Spencer notes that blind people, especially those who read Braille, as well as typesetters, show higher tactile acuity than normal. He claims this is “clear proof” that skin discriminativeness is an acquired trait (605) and suggests that when the skin touches objects, additional nerve growth is stimulated which increases tactile acuity (647). This explains why the back has the least sensitive skin – it just touches clothes – whereas the stomach has slightly more as it is explored by the hands more frequently. The nose is more sensitive than the forehead because we rub our nose more, and our palms are less sensitive than our fingertips because the fingertips manipulate while the palms merely help grasp. The more used a body part is, the higher tactile acuity it shows.

Spencer thinks his argument is solidified when he brings up the tip of the tongue. Weber found that the tongue tip has double the sensitivity of the fingertips, but Spencer doesn’t think the increased sensitivity is because of some selective advantage. He argues that food is moved by the body of the tongue, not the tip, and while the tip is used in making some sounds, people can get by with less sensitive tongues. Instead, much like skin sensitivity, Spencer believes the tongue tip’s acuity is a result of constant environmental stimulation – the tongue is continually exploring the mouth and teeth. There is no adaptive function for having a tongue that can sense two points 1/24 inches apart, according to Spencer.

So now we have a standard Lamarckian explanation of tactile acuity: the more use, the more nerve growth, the more acute.** His argument is also non-adaptive and very much not (ultra)Darwinian.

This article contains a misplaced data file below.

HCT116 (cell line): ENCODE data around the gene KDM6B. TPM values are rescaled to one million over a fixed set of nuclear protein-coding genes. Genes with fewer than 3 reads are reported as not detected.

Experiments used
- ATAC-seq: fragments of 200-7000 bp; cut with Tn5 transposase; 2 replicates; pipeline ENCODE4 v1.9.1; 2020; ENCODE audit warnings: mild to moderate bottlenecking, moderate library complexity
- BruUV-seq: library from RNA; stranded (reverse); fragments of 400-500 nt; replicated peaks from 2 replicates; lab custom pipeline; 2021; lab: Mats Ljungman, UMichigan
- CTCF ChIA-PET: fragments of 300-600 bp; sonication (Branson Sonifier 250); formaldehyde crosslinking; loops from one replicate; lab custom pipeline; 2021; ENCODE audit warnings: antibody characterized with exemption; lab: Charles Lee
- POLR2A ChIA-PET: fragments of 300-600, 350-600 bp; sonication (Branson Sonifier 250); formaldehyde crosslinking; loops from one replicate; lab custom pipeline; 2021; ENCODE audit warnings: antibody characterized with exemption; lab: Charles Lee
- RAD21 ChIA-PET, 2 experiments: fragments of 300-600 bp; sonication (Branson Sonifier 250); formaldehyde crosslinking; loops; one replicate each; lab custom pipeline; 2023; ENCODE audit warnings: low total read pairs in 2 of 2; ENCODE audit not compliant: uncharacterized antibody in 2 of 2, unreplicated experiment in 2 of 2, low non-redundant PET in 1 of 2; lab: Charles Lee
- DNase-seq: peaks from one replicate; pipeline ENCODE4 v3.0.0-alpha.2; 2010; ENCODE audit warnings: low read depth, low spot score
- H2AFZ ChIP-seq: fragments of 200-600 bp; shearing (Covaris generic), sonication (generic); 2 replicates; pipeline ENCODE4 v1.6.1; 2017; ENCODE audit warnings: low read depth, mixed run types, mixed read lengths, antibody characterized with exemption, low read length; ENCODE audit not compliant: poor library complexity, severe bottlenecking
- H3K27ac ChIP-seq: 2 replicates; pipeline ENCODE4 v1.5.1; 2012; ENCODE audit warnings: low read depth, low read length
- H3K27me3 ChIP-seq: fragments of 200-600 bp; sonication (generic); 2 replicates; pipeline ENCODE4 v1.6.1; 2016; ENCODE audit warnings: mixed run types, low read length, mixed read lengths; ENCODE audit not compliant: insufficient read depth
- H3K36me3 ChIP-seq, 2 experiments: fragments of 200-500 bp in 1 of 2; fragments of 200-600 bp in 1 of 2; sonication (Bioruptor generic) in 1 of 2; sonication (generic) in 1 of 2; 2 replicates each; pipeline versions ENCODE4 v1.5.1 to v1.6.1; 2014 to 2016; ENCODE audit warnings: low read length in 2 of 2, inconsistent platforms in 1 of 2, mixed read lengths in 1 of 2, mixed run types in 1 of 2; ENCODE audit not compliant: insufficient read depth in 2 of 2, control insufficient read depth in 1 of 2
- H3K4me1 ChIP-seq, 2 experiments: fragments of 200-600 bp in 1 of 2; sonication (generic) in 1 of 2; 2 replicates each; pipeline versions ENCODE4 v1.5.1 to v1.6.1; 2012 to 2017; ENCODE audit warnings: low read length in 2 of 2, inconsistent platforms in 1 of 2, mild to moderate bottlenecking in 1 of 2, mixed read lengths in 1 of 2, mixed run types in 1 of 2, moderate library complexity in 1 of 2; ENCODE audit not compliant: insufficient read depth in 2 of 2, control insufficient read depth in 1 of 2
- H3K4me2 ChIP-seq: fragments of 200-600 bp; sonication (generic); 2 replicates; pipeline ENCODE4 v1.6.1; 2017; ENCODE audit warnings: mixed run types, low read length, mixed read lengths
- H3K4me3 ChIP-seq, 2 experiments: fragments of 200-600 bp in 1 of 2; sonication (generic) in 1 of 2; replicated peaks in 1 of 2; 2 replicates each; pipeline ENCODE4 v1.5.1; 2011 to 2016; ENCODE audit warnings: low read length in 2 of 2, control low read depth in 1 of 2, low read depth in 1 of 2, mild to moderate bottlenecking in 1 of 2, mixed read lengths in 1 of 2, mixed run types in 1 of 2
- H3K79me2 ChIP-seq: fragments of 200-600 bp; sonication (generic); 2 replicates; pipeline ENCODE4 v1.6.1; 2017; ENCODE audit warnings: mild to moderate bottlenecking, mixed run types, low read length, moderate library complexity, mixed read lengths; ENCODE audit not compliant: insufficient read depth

Spencer’s argument was challenged by at least three people: the neo-Darwinians Alfred Russell Wallace and August Weismann as well as psychologist James McKeen Cattell. The dispute with Wallace is rather uninteresting: Wallace claims skin sensitiveness is a result of natural selection and Spencer disagrees but both claim the facts are on their side (646). Weismann points out that the other apes use the tongue as “an organ of touch,” but Spencer still disputes that selection could detect such fine-scale differences (like between 1/24 inches and 1/20 inches). Spencer further points out that Weismann’s argument is “suicidal” because it refutes Weismann’s own theory of panmixia – that traits may be lost because selection on the trait is removed – which has apparently not taken place in the human tongue as it is still extremely sensitive (665). Cattell points out that “relatively great accuracy of discrimination can be quickly acquired by ‘increased interest and attention. … Practice for a few minutes will double the accuracy of discrimination, and practice on one side of the body is carried over to the other’” (666). Spencer dismisses this challenge, claiming that those studies actually showed that the subjects were only able “to learn to discriminate between the massiveness of a sensation produced by two points and the massiveness of that produced by one, and to infer one point or two points accordingly” (666). While Spencer’s pro-Lamarckian arguments seem weak, being based on crude experiments and hearsay, he was able to handily refute his opponents as well.